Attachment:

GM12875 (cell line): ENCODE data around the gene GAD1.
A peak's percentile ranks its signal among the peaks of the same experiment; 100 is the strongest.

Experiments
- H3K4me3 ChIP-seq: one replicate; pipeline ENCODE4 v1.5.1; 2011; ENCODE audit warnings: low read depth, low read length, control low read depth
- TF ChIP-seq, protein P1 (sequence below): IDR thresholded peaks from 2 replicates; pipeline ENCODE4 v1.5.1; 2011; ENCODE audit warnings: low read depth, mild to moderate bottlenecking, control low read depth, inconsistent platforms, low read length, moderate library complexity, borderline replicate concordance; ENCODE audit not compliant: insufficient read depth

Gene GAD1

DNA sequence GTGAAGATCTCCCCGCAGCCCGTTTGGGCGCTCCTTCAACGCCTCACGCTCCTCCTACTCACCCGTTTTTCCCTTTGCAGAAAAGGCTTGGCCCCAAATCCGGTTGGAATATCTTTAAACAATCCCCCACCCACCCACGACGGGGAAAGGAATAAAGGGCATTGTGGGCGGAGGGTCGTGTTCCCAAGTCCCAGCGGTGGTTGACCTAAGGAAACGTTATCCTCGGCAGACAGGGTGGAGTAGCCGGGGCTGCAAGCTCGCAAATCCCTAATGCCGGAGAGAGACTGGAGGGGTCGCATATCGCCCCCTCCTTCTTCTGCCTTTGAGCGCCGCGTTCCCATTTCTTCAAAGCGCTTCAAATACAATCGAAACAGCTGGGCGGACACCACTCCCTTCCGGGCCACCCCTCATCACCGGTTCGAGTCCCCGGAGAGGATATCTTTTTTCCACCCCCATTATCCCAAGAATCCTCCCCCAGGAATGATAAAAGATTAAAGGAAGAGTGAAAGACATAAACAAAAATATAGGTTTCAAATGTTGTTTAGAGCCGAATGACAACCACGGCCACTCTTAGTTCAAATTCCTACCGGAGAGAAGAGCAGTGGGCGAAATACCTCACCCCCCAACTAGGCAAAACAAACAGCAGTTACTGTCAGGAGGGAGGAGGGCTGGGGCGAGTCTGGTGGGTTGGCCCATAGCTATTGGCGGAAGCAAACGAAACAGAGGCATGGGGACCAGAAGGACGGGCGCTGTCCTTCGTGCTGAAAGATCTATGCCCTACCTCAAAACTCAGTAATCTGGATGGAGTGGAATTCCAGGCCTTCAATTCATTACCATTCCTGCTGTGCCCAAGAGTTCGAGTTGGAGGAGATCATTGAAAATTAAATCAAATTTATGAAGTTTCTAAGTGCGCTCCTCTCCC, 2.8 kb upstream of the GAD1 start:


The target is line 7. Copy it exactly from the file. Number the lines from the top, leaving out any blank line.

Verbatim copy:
DNA sequence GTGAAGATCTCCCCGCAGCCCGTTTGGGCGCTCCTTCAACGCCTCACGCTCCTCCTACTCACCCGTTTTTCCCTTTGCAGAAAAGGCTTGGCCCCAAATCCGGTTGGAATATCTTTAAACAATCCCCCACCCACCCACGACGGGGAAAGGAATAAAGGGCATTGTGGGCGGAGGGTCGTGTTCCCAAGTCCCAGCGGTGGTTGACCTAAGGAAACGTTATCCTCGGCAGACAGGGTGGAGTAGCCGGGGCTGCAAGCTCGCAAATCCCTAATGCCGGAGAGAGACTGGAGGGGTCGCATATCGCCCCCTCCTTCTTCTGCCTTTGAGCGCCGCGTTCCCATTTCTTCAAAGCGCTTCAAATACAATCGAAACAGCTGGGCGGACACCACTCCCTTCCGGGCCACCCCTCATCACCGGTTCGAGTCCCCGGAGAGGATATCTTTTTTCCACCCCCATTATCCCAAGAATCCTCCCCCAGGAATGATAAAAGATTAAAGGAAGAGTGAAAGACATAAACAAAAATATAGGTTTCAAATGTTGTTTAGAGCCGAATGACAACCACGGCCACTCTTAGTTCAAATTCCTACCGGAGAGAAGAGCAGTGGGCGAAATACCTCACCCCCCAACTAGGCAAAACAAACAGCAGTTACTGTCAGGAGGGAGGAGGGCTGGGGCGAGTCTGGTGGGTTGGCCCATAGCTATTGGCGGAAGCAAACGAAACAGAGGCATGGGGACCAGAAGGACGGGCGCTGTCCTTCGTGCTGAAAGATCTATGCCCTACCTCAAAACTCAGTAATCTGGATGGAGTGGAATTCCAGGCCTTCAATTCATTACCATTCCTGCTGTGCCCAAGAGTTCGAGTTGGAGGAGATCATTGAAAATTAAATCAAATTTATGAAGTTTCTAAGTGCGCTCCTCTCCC, 2.8 kb upstream of the GAD1 start: